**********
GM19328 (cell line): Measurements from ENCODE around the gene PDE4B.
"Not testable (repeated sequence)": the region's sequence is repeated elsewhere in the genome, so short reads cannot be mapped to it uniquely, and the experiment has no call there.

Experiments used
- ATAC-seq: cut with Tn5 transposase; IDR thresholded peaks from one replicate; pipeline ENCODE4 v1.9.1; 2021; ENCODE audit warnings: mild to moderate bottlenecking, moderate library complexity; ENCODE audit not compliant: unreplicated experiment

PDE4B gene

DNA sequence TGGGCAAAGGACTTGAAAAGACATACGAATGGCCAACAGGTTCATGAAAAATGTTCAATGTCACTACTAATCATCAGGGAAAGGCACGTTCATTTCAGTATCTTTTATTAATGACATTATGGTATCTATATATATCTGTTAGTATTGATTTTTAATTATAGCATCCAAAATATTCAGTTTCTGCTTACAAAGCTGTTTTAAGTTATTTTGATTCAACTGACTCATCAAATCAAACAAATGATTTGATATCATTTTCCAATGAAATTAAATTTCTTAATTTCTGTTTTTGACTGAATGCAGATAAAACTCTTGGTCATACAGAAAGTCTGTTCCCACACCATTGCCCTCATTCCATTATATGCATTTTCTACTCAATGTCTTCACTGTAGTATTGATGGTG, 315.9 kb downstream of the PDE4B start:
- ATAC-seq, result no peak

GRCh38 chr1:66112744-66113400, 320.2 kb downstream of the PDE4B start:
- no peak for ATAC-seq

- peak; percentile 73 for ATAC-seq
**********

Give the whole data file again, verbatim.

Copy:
GM19328 (cell line): Measurements from ENCODE around the gene PDE4B.
"Not testable (repeated sequence)": the region's sequence is repeated elsewhere in the genome, so short reads cannot be mapped to it uniquely, and the experiment has no call there.

Experiments used
- ATAC-seq: cut with Tn5 transposase; IDR thresholded peaks from one replicate; pipeline ENCODE4 v1.9.1; 2021; ENCODE audit warnings: mild to moderate bottlenecking, moderate library complexity; ENCODE audit not compliant: unreplicated experiment

PDE4B gene

DNA sequence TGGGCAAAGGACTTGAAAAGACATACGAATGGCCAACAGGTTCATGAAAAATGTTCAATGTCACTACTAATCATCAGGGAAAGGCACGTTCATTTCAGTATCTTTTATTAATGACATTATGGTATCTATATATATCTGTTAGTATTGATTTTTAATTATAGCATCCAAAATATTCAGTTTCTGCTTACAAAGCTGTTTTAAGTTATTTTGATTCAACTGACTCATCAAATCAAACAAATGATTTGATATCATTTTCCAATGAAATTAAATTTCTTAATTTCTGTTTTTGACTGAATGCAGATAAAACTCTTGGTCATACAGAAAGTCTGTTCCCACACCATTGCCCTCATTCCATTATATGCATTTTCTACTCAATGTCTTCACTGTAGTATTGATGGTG, 315.9 kb downstream of the PDE4B start:
- ATAC-seq, result no peak

GRCh38 chr1:66112744-66113400, 320.2 kb downstream of the PDE4B start:
- no peak for ATAC-seq

- peak; percentile 73 for ATAC-seq